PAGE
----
While I was going about my business today (that business being wasting time on Facebook), I came across an article on Mic about Kate Hopkins, a British celebrity who apparently decided that she would prove that it's not possible to be fat and happy by gaining fifty pounds and being unhappy.
Hopkins, who's tweeted such memorable phrases as "Fat shaming isn't a thing. There is just being fat - and someone letting you know.", apparently decided to try this "experiment" after being called out on her behavior during an appearance on the Late Late Show. She gained (and is now working on losing) 50 pounds, decided she didn't like being fat, and declared the case closed.
I almost don't know where to begin.
First off, she hasn't been a fat person. She's been a thin person who put on some weight to prove a point. To understand what life is like as a fat person, and to actually come to terms with her body, she would need to live in that skin for a hell of a lot longer. Further, she'd need to live in a body whose metabolism was fighting losing weight every step of the way. Being fat and happy isn't a cop-out, it's an epiphany; a realization that you don't have to wait to be thin before you can live your life in a joyous, meaningful fashion. It takes most of us years to get there. Her claiming it's impossible after she's briefly been "fat" (by which I mean moderately heavier than she initially was) is like a francophobe visiting Paris for a week and then claiming that no one could possibly be happy living there.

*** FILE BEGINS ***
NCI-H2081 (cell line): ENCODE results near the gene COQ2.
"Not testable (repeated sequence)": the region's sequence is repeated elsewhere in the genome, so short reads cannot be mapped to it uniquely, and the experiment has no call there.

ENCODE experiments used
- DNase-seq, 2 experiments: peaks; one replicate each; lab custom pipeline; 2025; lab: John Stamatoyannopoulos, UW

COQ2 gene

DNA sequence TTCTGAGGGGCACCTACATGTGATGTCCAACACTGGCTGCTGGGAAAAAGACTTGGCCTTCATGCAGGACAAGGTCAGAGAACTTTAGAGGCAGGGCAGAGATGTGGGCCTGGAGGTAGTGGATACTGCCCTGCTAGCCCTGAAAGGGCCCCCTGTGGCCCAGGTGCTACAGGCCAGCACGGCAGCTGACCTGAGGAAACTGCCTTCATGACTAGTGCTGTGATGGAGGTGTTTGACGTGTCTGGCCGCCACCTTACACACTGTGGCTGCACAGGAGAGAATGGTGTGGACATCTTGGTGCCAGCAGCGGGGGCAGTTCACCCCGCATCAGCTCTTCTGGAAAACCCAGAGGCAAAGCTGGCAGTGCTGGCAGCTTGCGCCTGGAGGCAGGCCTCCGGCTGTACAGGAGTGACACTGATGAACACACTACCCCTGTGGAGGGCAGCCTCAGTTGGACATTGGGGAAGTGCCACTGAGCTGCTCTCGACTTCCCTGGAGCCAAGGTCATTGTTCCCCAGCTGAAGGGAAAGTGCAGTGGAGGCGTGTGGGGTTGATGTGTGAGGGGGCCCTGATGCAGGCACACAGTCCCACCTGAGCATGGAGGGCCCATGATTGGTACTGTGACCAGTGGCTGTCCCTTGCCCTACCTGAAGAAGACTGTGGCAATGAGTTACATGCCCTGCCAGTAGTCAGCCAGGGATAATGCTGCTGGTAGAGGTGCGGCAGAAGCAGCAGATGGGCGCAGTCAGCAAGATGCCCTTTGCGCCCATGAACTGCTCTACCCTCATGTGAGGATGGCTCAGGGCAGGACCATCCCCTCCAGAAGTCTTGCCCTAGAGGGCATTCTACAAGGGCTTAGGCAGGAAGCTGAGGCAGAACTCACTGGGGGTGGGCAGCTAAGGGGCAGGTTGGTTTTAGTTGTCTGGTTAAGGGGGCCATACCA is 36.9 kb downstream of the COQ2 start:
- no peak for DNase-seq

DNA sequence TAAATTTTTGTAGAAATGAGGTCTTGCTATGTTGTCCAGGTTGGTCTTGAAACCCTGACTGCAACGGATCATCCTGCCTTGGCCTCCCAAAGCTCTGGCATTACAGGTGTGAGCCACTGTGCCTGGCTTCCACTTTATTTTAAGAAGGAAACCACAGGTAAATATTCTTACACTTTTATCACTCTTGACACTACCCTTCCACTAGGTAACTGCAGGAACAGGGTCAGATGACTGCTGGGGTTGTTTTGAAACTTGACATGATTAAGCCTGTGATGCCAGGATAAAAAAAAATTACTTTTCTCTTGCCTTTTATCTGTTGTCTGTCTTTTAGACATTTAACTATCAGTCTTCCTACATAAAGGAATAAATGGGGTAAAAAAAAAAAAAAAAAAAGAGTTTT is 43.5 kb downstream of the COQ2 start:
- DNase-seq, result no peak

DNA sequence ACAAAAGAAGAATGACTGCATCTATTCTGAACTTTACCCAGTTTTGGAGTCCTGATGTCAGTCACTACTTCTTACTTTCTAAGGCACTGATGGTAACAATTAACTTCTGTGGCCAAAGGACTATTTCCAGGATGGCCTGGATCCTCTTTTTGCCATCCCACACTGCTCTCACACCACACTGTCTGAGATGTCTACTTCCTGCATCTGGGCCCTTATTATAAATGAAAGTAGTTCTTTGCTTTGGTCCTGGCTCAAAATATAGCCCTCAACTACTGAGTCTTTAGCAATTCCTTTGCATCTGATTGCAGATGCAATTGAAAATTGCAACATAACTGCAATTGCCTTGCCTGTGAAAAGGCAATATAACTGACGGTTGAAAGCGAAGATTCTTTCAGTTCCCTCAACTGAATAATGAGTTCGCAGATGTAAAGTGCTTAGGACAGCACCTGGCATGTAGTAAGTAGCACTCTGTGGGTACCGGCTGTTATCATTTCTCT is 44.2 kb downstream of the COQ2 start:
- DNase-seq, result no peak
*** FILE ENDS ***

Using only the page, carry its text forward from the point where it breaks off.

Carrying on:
It's also obvious to anyone who's opened a basic science text that an experiment based on the subjective experience of someone who started out with a bias is about as likely to produce valid results as my cat is to start singing Thriller. Hopkins went into this little "experiment" convinced that it was impossible to be fat and happy. Of course her experience matched her expectation. To quote my teenage self, duh.
Finally, and perhaps most importantly, her experiment misses the point. Yes, in a lot of ways being fat is a miserable experience. Most of that misery, however, is not a direct result of your body being bigger; rather it's a result of the discrimination and prejudice you face on a day to day basis.
I don't get to gain some weight to prove a point and then lose it again, regaining my considerable thin privilege as I go. I have to live here. I have to live with people looking at me like I'm disgusting, treating me like I'm stupid, assuming I'm lazy and worthless. When you live with that on a day to day basis, not for a few days, but for all of your life, finding the courage to love your body, to be happy, is a revolutionary act. It's an act of revolt that more and more fat women are embracing. Being happy in my skin, happy in my life, is one of the hardest things I do every day. I don't always succeed. Sometimes the voices all around me telling me how worthless and hideous and useless I am win. On the days that they don't, I am fat and I am happy, and that is the bravest thing I ever am.
Kate Hopkins gained some weight. She may have, for a few days, experienced some fraction of the prejudice that is my day to day life. Instead of letting it teach her about what it's like to struggle with prejudice, she willfully chose to believe that her own bigotry was justified. Of course she didn't experience the radical self-love it takes to be fat and happy; she can't even manage basic empathy.